Music News

Academy Award-winning actress and comedian Mo’Nique recently took to Instagram to pen an open letter to Oprah. Late Monday evening (Feb. 3), the comedian expressed her grievances with the media mogul, asking Oprah to “Please, consider standing by people who are right and not just the ‘right people.'”

“I felt compelled to write you this open letter after observing the disparity in the way that you seem to treat people, who were accused of the same allegations,” Mo’Nique wrote referencing Russell Simmons’s recent accusations of sexual assault and rape. 

“You did an interview on the CBS Morning Show and were asked about Harvey Weinstein by Norah O’Donnell, and you said as it pertained to him that you ‘always try to look at the Rainbow in the clouds, whatever is the “silver lining’. You also said ‘if we make this all about Harvey Weinstein then we have lost the moment.'” 

“When you either are or were going to be a part of the documentary on Michael Jackson and Russell Simmons, how is that not making it all about them? Interestingly, Brother M.J. was acquitted, and deceased, so how is he not off-limits? Russell and Harvey are accused of the same thing so in fairness how do you not ‘support’ the accusers of both as you said you did with R.S. or you look for the silver lining for both like you said you did for H.W.?,” Mo’Nique continued.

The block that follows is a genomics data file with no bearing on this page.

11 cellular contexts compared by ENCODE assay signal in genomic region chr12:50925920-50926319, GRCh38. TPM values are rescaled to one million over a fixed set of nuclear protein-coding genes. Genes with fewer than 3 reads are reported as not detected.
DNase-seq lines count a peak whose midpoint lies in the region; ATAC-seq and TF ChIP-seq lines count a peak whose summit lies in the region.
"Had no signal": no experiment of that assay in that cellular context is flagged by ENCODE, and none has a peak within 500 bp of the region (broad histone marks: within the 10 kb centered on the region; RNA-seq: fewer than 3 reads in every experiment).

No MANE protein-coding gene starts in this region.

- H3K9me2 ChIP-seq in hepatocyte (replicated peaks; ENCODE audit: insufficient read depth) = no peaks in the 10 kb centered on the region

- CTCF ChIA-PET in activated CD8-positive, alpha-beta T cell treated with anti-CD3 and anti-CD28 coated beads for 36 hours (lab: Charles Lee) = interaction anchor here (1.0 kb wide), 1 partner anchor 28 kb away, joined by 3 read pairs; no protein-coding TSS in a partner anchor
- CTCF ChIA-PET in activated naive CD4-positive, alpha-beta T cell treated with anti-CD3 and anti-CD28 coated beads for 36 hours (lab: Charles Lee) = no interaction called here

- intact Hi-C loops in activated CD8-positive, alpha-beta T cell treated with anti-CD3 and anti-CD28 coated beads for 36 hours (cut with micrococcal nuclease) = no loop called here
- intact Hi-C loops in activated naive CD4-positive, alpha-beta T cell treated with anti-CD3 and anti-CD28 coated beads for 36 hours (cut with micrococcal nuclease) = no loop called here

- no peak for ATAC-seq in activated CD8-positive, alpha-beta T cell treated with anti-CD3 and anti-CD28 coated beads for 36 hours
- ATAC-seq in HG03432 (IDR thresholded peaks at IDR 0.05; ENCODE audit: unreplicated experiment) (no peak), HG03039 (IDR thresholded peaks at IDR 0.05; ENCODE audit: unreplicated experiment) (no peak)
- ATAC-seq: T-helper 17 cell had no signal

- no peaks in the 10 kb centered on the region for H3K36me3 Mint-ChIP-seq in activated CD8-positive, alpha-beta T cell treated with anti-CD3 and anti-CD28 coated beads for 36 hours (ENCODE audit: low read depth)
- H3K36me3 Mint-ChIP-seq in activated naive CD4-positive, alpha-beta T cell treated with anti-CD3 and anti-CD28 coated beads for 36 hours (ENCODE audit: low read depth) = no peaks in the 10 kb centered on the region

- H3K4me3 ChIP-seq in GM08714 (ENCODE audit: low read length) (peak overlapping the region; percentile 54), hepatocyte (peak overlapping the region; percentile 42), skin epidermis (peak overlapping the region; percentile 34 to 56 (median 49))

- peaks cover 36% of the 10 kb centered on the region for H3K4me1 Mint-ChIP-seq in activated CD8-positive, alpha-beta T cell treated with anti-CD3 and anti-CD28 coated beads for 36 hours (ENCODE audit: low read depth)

“The only difference between the two is their skin color and doesn’t H.W. have way more accusers? My personal experience with you is you’ve watched me as a black woman be accused of being difficult for not promoting Precious internationally for Lions Gate, at Lions Gate, Tyler Perry, and your request, despite the fact my deal was with Lee Daniels Entertainment. And, how are you for black women when you hear Tyler on audio saying I was right and he was going to speak up but you or him still haven’t said a word?”

“When I was sixteen and I met you at your local show in Baltimore, I told you I wanted to be just like you when I grew up. You responded, ‘you have to work really really hard’. My sixteen-year-old self didn’t know that you in your silence in the face of wrongdoing, would make my life ‘harder.’ Lastly, please consider standing by the people who are right and not just the ‘right people.’ Love you to life, Mo’Nique,” she concluded.

Glennisha Morgan is a Detroit-bred multimedia journalist and writer. She writes about intersectionality, hip-hop, pop culture, queer issues, race, feminism, and her truth. Follow her on Twitter @GlennishaMorgan.

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